A bloomery is a type of furnace once widely used for smelting iron from its oxides. The bloomery was the earliest form of smelter capable of smelting iron. A bloomery's product is a porous mass of iron and slag called a bloom. This mix of slag and iron in the bloom is termed sponge iron, which is usually consolidated and further forged into wrought iron. The bloomery has now largely been superseded by the blast furnace, which produces pig iron.
Bloomery can refer to:
- A bloomery
- Bloomery, West Virginia (disambiguation)
- The highway near Bloomery, Bloomery Pike
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The Collaborative International Dictionary
Bloomery \Bloom"er*y\, n. (Manuf.) A furnace and forge in which wrought iron in the form of blooms is made directly from the ore, or (more rarely) from cast iron.
alt. A forge in which wrought iron is made straight from ore. n. A forge in which wrought iron is made straight from ore.
Usage examples of "bloomery".
The bloomery roaring with fire, the clank of iron bars, smoke smutting the air, flecks of bright dust blowing into the thatch of the furnace-house how these raised my spirits!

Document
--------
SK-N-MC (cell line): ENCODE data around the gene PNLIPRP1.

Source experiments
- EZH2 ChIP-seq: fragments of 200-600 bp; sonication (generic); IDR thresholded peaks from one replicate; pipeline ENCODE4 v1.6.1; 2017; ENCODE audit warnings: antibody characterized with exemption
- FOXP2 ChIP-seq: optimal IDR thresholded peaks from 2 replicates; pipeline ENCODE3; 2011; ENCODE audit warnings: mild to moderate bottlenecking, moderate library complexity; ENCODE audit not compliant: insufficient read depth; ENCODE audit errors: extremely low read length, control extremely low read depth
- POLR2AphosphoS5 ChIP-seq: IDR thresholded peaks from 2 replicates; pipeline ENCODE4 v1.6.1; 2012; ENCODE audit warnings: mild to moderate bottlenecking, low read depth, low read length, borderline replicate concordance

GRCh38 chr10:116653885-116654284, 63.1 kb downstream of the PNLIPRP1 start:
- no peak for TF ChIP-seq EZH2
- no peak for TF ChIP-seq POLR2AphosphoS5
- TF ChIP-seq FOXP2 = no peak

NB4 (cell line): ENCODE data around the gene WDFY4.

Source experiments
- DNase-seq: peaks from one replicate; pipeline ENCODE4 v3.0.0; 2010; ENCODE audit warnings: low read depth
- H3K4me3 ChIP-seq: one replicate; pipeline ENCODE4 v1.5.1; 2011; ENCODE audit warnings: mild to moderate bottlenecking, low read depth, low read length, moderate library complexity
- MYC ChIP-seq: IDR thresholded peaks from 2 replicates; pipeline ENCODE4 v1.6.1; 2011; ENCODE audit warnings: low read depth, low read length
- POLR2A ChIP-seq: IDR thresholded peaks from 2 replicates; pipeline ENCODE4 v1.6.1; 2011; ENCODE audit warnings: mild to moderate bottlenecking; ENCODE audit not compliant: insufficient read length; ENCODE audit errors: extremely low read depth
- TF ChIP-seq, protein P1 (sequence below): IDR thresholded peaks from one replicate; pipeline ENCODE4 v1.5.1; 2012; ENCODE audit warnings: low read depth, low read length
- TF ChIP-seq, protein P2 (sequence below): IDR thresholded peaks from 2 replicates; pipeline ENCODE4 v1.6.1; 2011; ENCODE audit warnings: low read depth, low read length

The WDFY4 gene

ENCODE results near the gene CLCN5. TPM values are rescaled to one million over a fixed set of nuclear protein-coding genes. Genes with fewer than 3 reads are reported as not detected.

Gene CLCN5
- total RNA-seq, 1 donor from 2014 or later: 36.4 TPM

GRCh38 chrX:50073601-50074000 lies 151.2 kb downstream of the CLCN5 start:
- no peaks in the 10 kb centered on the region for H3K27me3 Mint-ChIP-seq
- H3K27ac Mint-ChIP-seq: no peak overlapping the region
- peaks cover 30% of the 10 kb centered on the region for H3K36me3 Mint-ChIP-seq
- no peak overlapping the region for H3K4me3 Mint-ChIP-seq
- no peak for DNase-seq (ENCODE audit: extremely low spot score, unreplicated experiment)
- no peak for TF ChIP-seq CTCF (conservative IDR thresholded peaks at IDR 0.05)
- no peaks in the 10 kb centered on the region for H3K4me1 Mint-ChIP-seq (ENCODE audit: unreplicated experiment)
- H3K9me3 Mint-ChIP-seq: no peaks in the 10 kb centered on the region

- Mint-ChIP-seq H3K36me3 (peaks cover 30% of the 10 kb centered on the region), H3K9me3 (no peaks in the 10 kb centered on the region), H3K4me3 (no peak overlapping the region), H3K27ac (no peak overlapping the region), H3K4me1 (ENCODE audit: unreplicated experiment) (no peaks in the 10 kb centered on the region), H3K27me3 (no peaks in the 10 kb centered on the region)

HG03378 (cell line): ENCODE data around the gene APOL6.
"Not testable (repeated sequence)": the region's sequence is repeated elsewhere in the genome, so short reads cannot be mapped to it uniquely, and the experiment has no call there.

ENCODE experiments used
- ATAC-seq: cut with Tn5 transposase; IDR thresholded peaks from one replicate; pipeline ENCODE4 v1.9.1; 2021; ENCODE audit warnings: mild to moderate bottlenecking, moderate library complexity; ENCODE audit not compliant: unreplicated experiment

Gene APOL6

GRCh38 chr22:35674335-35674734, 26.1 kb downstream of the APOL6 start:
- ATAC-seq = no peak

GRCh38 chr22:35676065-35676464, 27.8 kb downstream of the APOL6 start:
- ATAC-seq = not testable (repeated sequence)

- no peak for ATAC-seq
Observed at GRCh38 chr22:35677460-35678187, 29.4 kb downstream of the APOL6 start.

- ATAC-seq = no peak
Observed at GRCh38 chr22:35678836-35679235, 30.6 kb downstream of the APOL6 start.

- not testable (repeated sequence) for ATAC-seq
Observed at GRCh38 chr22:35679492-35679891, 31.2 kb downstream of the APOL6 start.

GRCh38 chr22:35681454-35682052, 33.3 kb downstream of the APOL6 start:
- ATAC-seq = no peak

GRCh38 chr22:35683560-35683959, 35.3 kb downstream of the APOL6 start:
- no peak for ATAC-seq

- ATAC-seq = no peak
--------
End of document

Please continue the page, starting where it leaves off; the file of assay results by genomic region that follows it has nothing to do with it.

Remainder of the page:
The pitted iron hardware deep lilac in color, smeltered in some bloomery in Cadiz or Bristol and beaten out on a blackened anvil, good to last three hundred years against the sea.
LeSpark, as he tells it, was us'd to visit with potential customers, as well as tour his sources of supply, Gunsmithies, Forges, Bloomeries, and Barrel Mills, passing as in a glide, thro' the Country, safe inside a belief as unquestioning as in any form of Pietism you could find out there that he, yes little JWL, goeth likewise under the protection of a superior Power, not, in this case, God, but rather, Business.
In the shadows where the Forge's glow does not reach, or out uncomforted beneath the vaporous daylight of Chesapeake, bent to the day's loads of Fuel from the vanishing Hardwood Groves nearby, or breathing in the mephitic Vapors of the bloomeries, wordlessly and, as some may believe, patiently, they bide everywhere, these undeclared secular terms in the Equations of Proprietary Happiness.
It is probable that the "blomes" referred to in this agreement were the bloomeries or fires in which the iron was made.
The natives had probably smelted it themselves in their rude bloomeries, or obtained it from the Phoenicians in small quantities in exchange for skins and food, or tin.